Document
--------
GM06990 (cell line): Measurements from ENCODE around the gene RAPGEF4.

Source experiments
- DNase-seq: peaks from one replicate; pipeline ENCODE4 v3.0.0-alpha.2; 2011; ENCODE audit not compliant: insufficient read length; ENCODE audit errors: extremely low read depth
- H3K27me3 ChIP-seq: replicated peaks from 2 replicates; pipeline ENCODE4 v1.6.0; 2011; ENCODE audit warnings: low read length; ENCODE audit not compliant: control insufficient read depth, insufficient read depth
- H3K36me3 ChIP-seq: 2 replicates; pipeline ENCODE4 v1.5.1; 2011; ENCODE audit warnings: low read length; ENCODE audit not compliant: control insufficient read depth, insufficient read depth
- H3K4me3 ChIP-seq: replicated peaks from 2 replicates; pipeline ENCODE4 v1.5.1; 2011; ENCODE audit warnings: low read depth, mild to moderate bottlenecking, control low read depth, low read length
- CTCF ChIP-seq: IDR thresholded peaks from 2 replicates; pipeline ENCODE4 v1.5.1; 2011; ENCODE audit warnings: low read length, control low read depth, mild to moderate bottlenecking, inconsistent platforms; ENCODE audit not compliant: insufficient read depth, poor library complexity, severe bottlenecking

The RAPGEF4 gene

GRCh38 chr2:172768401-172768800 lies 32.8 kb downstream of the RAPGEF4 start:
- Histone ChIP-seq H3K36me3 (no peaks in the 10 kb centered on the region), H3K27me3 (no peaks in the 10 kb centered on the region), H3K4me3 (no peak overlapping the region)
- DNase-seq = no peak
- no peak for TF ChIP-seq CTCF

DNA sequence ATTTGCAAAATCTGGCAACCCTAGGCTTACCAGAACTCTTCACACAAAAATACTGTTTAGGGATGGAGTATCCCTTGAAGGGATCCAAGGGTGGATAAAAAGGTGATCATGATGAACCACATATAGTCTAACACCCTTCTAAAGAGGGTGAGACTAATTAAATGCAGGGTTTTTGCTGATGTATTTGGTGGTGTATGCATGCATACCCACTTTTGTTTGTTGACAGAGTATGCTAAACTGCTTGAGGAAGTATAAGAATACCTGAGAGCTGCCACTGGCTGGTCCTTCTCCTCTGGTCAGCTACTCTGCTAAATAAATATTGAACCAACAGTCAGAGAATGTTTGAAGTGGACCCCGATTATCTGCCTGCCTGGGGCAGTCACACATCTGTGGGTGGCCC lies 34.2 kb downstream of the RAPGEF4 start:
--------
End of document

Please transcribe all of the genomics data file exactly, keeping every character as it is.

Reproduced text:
GM06990 (cell line): Measurements from ENCODE around the gene RAPGEF4.

Source experiments
- DNase-seq: peaks from one replicate; pipeline ENCODE4 v3.0.0-alpha.2; 2011; ENCODE audit not compliant: insufficient read length; ENCODE audit errors: extremely low read depth
- H3K27me3 ChIP-seq: replicated peaks from 2 replicates; pipeline ENCODE4 v1.6.0; 2011; ENCODE audit warnings: low read length; ENCODE audit not compliant: control insufficient read depth, insufficient read depth
- H3K36me3 ChIP-seq: 2 replicates; pipeline ENCODE4 v1.5.1; 2011; ENCODE audit warnings: low read length; ENCODE audit not compliant: control insufficient read depth, insufficient read depth
- H3K4me3 ChIP-seq: replicated peaks from 2 replicates; pipeline ENCODE4 v1.5.1; 2011; ENCODE audit warnings: low read depth, mild to moderate bottlenecking, control low read depth, low read length
- CTCF ChIP-seq: IDR thresholded peaks from 2 replicates; pipeline ENCODE4 v1.5.1; 2011; ENCODE audit warnings: low read length, control low read depth, mild to moderate bottlenecking, inconsistent platforms; ENCODE audit not compliant: insufficient read depth, poor library complexity, severe bottlenecking

The RAPGEF4 gene

GRCh38 chr2:172768401-172768800 lies 32.8 kb downstream of the RAPGEF4 start:
- Histone ChIP-seq H3K36me3 (no peaks in the 10 kb centered on the region), H3K27me3 (no peaks in the 10 kb centered on the region), H3K4me3 (no peak overlapping the region)
- DNase-seq = no peak
- no peak for TF ChIP-seq CTCF

DNA sequence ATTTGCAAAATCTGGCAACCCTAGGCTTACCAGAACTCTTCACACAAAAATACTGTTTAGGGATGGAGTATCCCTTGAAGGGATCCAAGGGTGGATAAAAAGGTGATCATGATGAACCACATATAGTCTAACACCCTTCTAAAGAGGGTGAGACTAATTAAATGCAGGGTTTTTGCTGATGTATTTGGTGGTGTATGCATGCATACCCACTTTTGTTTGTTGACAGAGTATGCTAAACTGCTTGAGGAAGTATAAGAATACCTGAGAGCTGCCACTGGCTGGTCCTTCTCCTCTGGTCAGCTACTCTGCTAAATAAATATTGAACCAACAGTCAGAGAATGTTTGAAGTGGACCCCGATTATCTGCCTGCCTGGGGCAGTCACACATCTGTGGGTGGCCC lies 34.2 kb downstream of the RAPGEF4 start: